Multi-Organizational UC

Multi-Organizational UC

By Dave Michels May 30, 2013 1 Comments
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Multi-Organizational UC by Dave Michels

As a rule, UC systems are best shared with others. Typically, UC systems support multiple users within a single organization. UC solutions may provide a personal experience, but are inherently shared infrastructure. Taking it to the next level is sharing the system among multiple organizations. This concept is rapidly becoming more prevalent with the boom of service providers that offer services to multiple organizations.

From an evolutionary perspective, the PBX wasn’t commonly shared. Typically, a single organization purchased their own system and connected to it to desired services such as operator consoles, call recording and call accounting systems, music-on-hold sources, etc. Because the programming of these systems were very detailed, there were various approaches to creating virtual splices with trunk groups or service classes, but such attempts were both complex and restrictive.

There are two modern approaches to sharing systems across organizations: multi-tenant and multi-instance. These two approaches should not be confused.

Multi-tenant may or may not include server virtualization. It means the system itself is inherently designed to accommodate multiple organizations, and effectively means the core system can be sliced into virtually separate systems. Each tenant can have the same or different dial plans, each IVR is totally unique even with the same options. Multi-tenant systems were initially designed for landlords that wanted a single solution for an entire facility.

Multi-instance systems are directly related to server virtualization. In this case, the system software can be run multiple times on separate virtual instances. Each tenant effectively receives their own dedicated instance. There is no risk of accidental cross communication or conflicts as each virtual server only knows about the others as separate systems – perhaps connected via TIE lines.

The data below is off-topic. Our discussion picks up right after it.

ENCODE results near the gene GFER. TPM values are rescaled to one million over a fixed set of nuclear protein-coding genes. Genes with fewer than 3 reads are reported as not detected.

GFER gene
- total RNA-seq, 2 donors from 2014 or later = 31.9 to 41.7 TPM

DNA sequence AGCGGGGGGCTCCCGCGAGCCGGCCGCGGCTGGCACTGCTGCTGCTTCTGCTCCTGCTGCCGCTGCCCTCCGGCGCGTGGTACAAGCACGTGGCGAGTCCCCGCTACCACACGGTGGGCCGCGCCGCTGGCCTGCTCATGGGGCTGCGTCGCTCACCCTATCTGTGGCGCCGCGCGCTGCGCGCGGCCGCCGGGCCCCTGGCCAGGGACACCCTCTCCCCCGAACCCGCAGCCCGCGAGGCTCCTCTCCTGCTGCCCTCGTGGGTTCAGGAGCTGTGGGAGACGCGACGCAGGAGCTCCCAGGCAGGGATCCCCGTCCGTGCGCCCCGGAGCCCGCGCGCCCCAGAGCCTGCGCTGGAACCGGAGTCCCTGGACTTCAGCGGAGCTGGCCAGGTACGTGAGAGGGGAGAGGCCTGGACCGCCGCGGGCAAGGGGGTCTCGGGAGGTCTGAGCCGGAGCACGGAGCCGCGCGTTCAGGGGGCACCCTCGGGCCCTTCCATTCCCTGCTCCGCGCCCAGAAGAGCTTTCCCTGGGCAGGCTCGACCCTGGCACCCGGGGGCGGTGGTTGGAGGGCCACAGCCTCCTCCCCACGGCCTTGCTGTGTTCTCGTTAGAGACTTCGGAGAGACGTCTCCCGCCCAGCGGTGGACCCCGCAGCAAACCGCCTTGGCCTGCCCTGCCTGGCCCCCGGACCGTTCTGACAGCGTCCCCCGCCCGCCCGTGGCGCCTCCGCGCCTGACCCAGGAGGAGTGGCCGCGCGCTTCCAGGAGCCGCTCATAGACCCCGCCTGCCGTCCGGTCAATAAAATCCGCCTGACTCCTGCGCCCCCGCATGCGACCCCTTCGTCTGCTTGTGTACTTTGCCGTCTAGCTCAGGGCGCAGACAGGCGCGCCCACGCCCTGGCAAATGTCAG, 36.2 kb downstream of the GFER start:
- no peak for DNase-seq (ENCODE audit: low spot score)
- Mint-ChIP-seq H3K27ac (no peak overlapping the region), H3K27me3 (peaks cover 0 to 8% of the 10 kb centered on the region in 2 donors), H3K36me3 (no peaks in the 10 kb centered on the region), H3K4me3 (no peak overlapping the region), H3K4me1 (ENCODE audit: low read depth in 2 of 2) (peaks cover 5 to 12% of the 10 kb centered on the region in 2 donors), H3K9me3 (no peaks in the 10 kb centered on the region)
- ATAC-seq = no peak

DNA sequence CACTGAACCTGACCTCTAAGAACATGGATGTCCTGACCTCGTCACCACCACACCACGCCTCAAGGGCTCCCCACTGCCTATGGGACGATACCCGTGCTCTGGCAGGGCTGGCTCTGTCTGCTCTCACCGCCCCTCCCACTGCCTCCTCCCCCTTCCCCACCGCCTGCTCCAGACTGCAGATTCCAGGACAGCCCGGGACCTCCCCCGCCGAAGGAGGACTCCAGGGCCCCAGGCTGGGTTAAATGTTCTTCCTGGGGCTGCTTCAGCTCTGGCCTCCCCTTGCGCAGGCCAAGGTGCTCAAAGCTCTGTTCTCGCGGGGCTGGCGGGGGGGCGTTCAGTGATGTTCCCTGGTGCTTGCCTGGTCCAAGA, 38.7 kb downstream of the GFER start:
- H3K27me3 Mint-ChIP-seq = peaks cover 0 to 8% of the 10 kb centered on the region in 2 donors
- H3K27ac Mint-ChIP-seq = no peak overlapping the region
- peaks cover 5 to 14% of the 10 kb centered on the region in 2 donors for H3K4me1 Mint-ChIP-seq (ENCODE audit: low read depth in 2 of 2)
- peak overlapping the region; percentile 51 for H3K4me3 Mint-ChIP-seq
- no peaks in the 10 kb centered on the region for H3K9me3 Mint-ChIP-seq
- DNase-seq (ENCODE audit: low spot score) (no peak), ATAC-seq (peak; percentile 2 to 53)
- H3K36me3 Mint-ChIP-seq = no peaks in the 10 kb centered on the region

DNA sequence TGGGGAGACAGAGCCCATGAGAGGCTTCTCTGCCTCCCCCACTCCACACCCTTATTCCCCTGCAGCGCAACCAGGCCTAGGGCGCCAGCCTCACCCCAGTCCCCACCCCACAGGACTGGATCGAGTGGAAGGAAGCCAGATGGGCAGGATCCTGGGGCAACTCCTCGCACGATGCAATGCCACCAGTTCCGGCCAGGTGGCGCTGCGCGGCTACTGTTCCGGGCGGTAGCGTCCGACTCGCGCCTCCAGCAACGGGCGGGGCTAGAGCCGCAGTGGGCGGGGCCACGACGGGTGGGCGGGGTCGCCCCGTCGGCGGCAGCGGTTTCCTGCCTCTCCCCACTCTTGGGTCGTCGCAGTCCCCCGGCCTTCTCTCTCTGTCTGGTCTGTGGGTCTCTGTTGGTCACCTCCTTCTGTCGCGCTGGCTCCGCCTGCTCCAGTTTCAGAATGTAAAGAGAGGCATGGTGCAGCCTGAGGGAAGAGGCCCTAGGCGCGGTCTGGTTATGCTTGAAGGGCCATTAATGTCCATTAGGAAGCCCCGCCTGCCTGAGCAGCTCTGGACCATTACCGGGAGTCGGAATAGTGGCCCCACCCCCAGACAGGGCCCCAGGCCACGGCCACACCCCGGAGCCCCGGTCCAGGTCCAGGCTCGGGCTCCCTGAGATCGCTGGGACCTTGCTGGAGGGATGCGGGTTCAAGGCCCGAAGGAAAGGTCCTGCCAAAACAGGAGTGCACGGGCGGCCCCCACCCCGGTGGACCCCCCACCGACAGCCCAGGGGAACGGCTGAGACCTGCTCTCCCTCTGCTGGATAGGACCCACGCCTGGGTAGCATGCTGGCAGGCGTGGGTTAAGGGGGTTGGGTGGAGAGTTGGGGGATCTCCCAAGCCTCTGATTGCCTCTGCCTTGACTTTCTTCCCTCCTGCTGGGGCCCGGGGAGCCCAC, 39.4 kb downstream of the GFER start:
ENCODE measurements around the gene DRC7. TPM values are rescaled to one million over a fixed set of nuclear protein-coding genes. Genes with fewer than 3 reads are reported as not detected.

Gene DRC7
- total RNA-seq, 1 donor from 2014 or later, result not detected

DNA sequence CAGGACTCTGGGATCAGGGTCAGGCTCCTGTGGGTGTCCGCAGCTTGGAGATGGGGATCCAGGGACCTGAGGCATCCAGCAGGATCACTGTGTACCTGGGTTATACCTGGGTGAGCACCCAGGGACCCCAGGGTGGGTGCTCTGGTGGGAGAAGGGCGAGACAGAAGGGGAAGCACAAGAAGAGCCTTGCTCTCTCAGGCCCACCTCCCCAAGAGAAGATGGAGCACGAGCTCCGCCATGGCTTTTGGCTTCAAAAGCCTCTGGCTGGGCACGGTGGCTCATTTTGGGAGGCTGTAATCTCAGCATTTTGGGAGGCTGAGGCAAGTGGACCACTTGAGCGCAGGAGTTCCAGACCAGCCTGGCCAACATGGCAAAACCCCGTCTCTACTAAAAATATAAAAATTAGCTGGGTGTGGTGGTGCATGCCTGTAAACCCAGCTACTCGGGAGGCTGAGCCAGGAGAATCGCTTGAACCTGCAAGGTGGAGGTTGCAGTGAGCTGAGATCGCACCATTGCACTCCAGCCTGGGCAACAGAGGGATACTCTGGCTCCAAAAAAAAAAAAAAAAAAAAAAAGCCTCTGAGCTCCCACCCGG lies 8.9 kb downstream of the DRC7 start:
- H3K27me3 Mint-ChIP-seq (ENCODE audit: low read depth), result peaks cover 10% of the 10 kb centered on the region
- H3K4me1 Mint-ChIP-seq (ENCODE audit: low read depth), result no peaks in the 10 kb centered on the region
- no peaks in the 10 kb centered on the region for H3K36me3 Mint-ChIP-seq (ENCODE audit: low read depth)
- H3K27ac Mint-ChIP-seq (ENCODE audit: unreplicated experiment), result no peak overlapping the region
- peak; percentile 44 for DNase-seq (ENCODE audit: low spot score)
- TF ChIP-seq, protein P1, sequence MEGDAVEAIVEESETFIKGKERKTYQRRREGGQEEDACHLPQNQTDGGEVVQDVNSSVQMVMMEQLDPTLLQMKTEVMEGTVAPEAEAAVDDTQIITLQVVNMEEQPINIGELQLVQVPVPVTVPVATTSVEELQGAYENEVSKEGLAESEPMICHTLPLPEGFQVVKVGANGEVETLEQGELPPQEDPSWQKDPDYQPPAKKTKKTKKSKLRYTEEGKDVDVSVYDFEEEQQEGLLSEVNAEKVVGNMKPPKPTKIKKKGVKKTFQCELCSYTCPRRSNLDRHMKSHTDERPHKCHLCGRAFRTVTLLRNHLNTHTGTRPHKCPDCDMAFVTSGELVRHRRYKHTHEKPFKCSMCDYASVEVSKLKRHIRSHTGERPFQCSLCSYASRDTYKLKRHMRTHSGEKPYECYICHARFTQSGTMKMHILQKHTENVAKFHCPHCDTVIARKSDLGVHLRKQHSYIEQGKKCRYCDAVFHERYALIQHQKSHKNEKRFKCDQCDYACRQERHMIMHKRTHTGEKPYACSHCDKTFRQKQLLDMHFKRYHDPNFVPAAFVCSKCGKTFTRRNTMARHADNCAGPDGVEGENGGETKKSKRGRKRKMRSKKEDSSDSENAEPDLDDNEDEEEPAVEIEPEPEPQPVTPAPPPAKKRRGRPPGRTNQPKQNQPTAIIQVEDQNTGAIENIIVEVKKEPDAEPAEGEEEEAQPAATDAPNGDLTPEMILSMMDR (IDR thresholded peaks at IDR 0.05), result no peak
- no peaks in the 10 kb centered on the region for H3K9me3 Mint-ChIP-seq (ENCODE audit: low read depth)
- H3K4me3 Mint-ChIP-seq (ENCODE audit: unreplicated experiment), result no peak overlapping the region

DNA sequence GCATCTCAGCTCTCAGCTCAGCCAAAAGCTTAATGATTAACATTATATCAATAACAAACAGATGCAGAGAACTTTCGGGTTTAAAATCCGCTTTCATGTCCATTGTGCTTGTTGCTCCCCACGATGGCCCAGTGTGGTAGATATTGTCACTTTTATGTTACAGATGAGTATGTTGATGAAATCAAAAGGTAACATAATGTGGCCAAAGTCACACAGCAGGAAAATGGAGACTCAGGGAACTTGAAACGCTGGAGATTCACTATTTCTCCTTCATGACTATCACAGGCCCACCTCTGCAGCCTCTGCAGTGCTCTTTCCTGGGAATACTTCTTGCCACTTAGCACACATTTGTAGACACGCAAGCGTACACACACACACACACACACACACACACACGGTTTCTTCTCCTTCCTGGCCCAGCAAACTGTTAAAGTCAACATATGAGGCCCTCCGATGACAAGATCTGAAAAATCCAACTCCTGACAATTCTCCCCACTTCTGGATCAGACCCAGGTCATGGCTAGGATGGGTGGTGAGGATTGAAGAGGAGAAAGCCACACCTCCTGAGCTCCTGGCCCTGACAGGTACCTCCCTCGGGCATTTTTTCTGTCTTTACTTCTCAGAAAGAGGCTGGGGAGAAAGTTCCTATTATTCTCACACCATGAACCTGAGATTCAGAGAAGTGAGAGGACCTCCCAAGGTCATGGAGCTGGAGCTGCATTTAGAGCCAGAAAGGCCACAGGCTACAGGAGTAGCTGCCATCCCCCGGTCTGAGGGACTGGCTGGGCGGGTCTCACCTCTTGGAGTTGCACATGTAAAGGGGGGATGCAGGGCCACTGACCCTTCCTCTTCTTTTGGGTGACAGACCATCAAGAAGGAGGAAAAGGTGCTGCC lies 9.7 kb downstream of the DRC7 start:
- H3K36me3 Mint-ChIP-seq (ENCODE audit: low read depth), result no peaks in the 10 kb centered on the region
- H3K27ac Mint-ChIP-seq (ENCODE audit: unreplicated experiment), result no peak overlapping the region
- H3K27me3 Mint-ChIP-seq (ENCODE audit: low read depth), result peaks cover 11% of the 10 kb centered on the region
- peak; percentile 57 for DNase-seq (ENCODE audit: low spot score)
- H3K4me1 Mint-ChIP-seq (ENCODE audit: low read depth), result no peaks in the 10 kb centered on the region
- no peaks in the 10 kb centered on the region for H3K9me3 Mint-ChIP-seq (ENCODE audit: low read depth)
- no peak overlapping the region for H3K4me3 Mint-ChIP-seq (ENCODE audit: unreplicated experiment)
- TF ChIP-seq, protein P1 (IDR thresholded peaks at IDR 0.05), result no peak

A multi-tenant system can be run in multiple instances – we will call that a multi-multi tenant instance system – that’s for the advanced class.

Multi-instance implementations are more common because most UC solutions were designed for single tenant implementations. A traditional premises-based solution that can be virtualized with minor modifications can be made suitable for service provider implementations. The primary benefit of this model is that single tenant systems are inherently simpler to manage and there’s more choice. The downside is they require larger implementations to justify dedicated virtual overhead. Also, during upgrades, each system needs to be upgraded separately which can create a significant amount of work.

These issues don’t just apply to core platforms, but to applications as well. For example, multi-tenant advanced call center features or analytics engines could be less expensive to SMB users when shared among multiple organizations. Providers that promote “big company features” to small businesses probably utilize multi-tenant systems.

Multi-tenant systems offer more scalability. Both approaches can scale to large implementations, but multi tenant systems accommodate small business users as well. Another advantage of multi-instance systems is that a single upgrade will upgrade all hosted tenants. However, it can also be problematic if some customers don’t want to upgrade. Also, multi-tenant systems require more consideration regarding disaster recovery as a single failure could take down several organizations.

If it is done right, these distinctions should be invisible to end users. It’s a far bigger issue for the provider. This is quite simply why some providers target larger accounts only, and why some are quite comfortable with small customer implementations. End users should be aware of the technology in use.

 

1 Responses to "Multi-Organizational UC" - Add Yours

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Art Rosenberg 5/30/2013 2:15:24 PM

I guess you don't remember when we developed "re-entrant" programs that let different users share common application code with different data contexts in the original interactive "time-sharing" systems. "Back to the future!"

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